But back to this, and aside from technological advances, RTD beats his drum about immigration, Donald Trump, and a number of other things, I was waiting for something to set this aside from a regular family drama. Prior to broadcast, I can’t say what happens or when, but your patience is rewarded.
One thing I can say without spoilers, is that while there was a moment which made me wonder what the outcome would be…. it was only just prior to the end credits beginning, that there’s a “Next time…” montage, which completely gives away the suspense, so my advice is that when you’re watching and you see the words “Next time…”, you have a moment to switch over/mute/look away/etc, as I saw something that really shouldn’t have been given away until we actually found out by watching episode 2.
In fact, even post-broadcast, I won’t say what I’m referring to, because that’s what the iPlayer is for! If you’re reading this after it’s been on, then get over there to find out.
UPDATE: Now that this episode has been broadcast, and since I watched it on a preview and not live, I’m going to have to check out the episode again on the iPlayer, since I’ve learned from Twitter that they slipped in some of today’s news broadcasts into the episode, including the news about the sad passing of Doris Day!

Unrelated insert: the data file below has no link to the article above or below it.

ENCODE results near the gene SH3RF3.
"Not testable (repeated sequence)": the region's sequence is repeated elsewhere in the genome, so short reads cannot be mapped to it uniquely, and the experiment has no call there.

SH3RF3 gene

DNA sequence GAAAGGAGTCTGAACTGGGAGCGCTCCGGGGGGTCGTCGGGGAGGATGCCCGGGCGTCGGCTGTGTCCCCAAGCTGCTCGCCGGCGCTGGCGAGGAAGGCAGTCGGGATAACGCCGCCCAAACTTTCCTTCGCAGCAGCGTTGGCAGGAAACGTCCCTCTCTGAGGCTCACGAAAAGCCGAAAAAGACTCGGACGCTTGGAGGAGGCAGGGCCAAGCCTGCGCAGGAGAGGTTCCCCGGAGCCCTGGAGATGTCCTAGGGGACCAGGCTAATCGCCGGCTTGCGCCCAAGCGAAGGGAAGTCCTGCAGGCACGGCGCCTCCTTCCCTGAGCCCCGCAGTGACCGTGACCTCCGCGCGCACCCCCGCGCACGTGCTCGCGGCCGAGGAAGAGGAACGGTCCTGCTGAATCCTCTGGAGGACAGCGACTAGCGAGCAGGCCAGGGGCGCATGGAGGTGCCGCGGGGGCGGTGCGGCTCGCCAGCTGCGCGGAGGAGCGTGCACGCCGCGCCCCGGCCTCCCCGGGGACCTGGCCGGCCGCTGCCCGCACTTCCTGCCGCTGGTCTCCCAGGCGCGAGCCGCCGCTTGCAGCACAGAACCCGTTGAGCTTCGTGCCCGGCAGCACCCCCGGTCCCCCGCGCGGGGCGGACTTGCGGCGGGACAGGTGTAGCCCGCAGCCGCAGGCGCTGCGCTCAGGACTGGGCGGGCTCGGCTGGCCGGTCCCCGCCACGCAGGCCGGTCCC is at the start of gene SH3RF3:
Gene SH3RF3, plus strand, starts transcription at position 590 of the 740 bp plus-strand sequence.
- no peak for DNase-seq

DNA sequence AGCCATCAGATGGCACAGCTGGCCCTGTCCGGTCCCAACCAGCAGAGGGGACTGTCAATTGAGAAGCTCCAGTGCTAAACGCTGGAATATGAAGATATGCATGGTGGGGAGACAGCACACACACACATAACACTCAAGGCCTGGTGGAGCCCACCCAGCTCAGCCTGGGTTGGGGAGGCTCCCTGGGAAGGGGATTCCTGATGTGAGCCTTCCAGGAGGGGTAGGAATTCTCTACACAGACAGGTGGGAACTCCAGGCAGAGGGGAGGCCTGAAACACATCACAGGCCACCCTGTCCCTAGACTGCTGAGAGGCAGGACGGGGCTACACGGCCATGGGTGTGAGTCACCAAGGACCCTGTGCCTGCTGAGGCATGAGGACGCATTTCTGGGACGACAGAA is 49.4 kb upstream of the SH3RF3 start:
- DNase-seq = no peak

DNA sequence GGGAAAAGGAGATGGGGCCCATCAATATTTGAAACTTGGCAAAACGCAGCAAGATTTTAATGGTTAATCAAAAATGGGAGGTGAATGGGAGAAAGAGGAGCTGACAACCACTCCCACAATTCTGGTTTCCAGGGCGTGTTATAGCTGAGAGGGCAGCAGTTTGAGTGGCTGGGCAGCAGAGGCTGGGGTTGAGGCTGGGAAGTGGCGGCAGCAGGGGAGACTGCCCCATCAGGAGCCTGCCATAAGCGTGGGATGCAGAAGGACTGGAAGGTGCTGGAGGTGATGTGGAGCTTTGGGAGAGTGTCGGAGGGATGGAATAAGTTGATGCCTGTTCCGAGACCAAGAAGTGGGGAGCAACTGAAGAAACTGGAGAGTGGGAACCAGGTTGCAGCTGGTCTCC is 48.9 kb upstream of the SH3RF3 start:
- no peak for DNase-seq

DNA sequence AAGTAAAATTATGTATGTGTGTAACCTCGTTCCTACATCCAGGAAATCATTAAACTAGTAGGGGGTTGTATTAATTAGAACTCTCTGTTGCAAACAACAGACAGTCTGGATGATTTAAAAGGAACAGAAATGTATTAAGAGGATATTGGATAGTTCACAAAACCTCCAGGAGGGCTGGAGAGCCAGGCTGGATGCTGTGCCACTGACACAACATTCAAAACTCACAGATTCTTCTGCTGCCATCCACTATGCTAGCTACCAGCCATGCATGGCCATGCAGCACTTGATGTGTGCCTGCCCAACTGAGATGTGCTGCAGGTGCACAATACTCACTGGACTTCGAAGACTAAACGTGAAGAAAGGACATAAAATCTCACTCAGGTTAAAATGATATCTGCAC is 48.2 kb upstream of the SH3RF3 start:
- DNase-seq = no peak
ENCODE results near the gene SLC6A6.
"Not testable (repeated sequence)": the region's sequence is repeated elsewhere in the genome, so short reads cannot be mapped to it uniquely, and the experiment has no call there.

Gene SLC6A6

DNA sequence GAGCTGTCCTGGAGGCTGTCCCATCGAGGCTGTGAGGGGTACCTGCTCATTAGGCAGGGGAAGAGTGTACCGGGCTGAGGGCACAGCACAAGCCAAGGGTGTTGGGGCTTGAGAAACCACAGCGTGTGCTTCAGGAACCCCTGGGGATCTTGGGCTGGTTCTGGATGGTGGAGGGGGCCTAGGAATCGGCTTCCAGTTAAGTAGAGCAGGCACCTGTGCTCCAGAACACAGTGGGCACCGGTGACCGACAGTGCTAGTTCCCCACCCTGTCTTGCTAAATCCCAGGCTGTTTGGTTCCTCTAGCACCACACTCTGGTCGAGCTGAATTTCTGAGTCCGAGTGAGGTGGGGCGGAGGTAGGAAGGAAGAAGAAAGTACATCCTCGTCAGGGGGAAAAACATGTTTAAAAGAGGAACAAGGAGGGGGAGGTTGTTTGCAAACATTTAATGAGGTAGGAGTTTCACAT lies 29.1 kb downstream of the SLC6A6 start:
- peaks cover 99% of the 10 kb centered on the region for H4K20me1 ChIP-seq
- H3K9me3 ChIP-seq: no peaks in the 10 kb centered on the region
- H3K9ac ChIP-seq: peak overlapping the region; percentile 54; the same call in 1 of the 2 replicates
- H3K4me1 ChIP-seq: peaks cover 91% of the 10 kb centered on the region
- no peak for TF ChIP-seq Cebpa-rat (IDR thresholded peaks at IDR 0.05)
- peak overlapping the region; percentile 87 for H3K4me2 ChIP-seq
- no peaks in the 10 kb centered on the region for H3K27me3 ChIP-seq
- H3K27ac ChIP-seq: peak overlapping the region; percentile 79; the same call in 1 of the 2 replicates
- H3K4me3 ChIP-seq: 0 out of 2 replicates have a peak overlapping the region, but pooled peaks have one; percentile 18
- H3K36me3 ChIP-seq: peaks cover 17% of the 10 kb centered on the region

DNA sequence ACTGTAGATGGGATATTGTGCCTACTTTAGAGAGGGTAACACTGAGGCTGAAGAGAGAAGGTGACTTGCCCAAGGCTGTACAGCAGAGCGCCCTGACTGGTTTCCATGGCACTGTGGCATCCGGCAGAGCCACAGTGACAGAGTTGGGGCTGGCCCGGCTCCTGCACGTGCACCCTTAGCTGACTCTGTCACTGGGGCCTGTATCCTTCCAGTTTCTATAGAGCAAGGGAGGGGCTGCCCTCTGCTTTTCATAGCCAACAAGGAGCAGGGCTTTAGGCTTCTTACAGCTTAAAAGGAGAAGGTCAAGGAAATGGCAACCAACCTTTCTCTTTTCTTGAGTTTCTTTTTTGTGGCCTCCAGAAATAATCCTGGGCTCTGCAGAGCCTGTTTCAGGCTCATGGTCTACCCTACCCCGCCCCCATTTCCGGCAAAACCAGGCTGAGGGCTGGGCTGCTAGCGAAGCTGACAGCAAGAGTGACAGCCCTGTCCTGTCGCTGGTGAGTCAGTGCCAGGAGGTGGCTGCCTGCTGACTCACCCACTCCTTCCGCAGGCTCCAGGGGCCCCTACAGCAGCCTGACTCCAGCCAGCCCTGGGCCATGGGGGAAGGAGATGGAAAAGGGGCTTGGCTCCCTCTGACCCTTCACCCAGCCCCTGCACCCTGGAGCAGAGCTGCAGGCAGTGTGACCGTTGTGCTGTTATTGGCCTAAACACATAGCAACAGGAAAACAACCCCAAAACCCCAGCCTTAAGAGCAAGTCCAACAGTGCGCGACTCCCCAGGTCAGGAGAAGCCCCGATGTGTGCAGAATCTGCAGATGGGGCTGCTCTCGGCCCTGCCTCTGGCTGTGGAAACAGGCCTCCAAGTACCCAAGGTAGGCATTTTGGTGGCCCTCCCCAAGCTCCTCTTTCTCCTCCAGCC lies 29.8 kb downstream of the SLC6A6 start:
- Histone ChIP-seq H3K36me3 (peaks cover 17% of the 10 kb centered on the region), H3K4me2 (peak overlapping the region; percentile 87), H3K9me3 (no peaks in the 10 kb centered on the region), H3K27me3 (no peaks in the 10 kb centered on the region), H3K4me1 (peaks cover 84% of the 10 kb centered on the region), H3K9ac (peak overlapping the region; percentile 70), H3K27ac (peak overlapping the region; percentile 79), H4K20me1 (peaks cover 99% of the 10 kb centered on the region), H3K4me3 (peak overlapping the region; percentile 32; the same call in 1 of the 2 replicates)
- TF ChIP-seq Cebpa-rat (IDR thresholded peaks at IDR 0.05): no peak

Years And Years certainly has a well-known cast, with Ms Thompson, Mr Tovey, plus Rory Kinnear, Anne Reid, Jessica Hynes and others, each playing their part. I hope after what I saw, episode 2 can live up to the first.
UPDATE Episode 2: and I’ll discuss the episode, so will hide it behind a spoiler header, although I won’t discuss everything in it.
UPDATE Episode 3 made for the best episode of the series yet, with highlights including what happened when Bethany and her friend tried to become Transhuman, there was talk of a family trip to the cinema to see Toy Story Resurrection, there’s an election outcome which puts Viv Rook right in the driving seat, and fake meat sold in self-heating ready meal containers, so it’s very much like the pizza hydration in Back To The Future Part II, and since it’s dubbed “Not too hot, not too cold”, I was already correctly guessing it’d be named Goldilocks.
However, in Manchester, that crappy Nazi-wall is still in place in Piccadilly Gardens… I thought the council were getting rid of that?
UPDATE: Episode 4: This had more futuristic bits and pieces such as 3D-printed cities, plus setting up fake CGI politicians to make them look like they said things on TV which they’d never say, and when Stephen was getting involved in medical tests, he was asked if he wanted to know his life expectancy, since that’s a thing now.